Keith Sisman Ramsey church of Christ, England - Traces of the Kingdom
THE WORD BAPTISM AND THE ENGLISH LANGUAGE.
With certainty it can be guessed that the word Baptism was in use in Europe including Britain from the year 170 onwards. At this time the British people spoke one or more of the several Celtic dialects, Latin or a Romano-Celtic dialect. Greek was not spoken in the west, Latin being the official language. For this reason the Greek Scriptures were translated into Latin from around 157 (The Old Latin version). Jerome's Vulgate (official Catholic version) did not appear until the year 400, and did not fully replace the old Latin until as late as the 900s.
As the following pictures from across Europe show, baptism in times past was understood to be immersion.
Baptising in Britains church buildings did not begin until about the year 627 when king Edwin built a baptistery, to be baptised in.
Picture below is believed to be this baptistery, which is in the church of St. Martin's, Canterbury. In the time of the Norman kings (1100s) it was adapted for infant immersion.
Standing beside the baptistery is my daughter Anna.
In the year 689 king Inas, Ine
or Iva of the West Saxons made the law that infants should be baptised (triune immersed)
within thirty days of their birth. He also
made it an offence to break Sabbath laws and gave the right of sanctuary in church
buildings. Further laws or church
councils (synods) in Britain confirming immersion as the, or a, mode of baptism were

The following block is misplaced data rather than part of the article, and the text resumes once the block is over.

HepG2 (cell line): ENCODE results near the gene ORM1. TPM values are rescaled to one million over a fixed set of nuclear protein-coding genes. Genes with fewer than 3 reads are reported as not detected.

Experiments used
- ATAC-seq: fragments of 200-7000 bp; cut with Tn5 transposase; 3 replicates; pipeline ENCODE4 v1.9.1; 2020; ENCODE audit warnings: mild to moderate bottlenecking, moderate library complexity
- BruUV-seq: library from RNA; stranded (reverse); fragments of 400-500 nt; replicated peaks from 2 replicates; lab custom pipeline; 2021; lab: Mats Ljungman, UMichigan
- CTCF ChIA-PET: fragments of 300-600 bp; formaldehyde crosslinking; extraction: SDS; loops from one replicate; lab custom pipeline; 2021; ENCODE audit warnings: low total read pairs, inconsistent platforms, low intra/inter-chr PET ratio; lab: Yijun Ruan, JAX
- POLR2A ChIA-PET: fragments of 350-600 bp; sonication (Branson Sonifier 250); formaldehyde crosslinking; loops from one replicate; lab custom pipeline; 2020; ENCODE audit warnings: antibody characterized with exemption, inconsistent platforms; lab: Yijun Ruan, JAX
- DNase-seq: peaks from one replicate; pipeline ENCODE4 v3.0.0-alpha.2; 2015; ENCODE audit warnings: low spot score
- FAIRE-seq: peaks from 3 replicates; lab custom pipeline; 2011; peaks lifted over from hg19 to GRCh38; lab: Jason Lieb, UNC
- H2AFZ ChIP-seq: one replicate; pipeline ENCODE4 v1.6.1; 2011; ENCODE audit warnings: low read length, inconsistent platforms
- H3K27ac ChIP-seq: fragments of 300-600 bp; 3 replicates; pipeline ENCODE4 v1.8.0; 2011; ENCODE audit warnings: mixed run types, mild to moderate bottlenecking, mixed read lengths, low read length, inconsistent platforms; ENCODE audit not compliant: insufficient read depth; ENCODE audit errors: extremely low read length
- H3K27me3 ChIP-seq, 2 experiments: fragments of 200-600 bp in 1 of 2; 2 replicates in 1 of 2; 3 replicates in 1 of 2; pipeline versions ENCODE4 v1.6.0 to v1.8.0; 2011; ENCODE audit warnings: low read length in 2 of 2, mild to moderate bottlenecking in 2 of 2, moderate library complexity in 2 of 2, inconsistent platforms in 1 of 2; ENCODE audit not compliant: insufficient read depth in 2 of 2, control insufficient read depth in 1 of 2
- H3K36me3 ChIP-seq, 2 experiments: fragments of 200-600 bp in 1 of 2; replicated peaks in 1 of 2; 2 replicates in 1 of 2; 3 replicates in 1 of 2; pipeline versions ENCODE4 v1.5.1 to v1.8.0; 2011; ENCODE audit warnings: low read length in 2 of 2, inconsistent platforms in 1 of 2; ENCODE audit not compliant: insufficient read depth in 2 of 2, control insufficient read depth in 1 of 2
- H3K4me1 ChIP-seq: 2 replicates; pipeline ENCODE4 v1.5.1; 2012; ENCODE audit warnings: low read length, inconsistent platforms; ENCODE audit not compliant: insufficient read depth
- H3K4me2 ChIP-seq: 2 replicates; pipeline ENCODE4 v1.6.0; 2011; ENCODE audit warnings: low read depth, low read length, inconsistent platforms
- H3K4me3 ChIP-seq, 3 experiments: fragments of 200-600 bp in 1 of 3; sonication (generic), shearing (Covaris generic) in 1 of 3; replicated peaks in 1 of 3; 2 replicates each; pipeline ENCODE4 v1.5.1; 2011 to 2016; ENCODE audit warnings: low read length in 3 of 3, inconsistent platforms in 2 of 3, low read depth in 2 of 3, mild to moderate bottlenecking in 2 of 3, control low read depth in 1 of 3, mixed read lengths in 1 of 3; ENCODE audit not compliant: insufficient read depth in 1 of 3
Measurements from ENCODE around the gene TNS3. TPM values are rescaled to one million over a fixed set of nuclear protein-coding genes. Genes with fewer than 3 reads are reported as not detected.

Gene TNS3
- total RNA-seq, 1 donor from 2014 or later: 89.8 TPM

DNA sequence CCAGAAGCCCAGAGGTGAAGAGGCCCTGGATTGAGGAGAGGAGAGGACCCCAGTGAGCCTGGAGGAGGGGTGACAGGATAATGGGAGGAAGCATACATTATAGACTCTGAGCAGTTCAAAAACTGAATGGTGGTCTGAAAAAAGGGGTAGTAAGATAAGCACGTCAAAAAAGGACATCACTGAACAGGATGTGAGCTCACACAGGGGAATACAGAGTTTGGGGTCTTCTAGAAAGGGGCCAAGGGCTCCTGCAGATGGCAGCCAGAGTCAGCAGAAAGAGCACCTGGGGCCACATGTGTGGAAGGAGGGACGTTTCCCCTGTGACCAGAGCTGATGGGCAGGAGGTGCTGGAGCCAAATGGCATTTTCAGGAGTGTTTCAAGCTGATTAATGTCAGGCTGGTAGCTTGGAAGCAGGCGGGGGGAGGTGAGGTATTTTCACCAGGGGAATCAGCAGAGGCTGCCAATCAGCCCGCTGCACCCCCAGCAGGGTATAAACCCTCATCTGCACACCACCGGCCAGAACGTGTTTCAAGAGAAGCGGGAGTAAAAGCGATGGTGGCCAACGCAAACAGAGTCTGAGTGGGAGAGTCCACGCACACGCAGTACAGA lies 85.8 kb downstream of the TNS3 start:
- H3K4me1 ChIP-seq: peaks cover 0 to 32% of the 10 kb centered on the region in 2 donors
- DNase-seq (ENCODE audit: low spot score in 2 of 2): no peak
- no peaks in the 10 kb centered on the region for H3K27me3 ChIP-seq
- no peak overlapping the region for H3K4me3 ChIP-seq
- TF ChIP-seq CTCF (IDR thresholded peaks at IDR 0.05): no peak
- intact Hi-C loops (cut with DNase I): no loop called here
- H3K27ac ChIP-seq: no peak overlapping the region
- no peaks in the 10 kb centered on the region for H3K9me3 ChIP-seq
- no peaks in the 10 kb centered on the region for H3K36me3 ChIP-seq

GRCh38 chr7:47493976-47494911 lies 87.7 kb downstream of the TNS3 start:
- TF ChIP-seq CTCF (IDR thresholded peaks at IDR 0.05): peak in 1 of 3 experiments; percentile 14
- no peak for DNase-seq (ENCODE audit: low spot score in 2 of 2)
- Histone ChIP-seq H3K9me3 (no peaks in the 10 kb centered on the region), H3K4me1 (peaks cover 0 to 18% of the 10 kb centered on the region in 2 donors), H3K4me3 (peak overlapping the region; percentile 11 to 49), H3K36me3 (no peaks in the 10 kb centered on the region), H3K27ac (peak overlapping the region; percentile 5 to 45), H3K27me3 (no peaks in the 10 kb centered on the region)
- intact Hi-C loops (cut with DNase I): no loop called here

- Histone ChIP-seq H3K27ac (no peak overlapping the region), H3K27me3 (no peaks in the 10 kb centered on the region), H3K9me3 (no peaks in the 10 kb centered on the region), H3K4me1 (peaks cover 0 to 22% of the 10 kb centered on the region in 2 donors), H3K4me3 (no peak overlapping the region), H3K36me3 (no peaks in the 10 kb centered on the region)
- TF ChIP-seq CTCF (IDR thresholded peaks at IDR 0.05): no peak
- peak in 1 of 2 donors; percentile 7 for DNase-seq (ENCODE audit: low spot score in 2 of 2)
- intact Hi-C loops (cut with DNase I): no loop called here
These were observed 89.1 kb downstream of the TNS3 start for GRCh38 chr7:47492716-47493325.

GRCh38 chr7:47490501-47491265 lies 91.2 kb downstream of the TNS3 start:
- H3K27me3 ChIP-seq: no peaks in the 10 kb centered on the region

passed in 821, 1106, 1172, 1195, 1200, 1217, 1220, 1224, 1240, 1287, 1306, 1422, 1547,
1564 and 1571. In 1603 a cannon was passed in
the Church of England declaring both immersion and aspersion acceptable modes, although
aspersion had been practised previously. In
1645 sprinkling was declared favourable and from this date immersion in the Church of
England would disappear.
In the year 689 king Inas, Ine or Iva of the West Saxons made the law that infants should be baptised (triune immersed) within thirty days of their birth. He also made it an offence to break Sabbath laws and gave the right of sanctuary in church buildings. Further laws or church councils (synods) in Britain confirming immersion as the, or a, mode of baptism were passed in 821, 1106, 1172, 1195, 1200, 1217, 1220, 1224, 1240, 1287, 1306, 1422, 1547, 1564 and 1571. In 1603 a cannon was passed in the Church of England declaring both immersion and aspersion acceptable modes, although aspersion had been practised previously. In 1645 sprinkling was declared favourable and from this date immersion in the Church of England would disappear.
This picture is of the full immersion font of the Anglican church at South Creak, Norfolk. It is one of seven rare sacrament fonts of that period. It was very similar to the one at nearby Little Walsingham, but unfortunately the panels here are almost entirely defaced. However, it is still possible to make the sequence out, and to tell that the extra panel was the Crucifixion. The font dates to 1460, a late date demonstrating the mode for baptism in this period was full immersion, though the candidate, an infant was wrong, the mode (full immersion) is correct.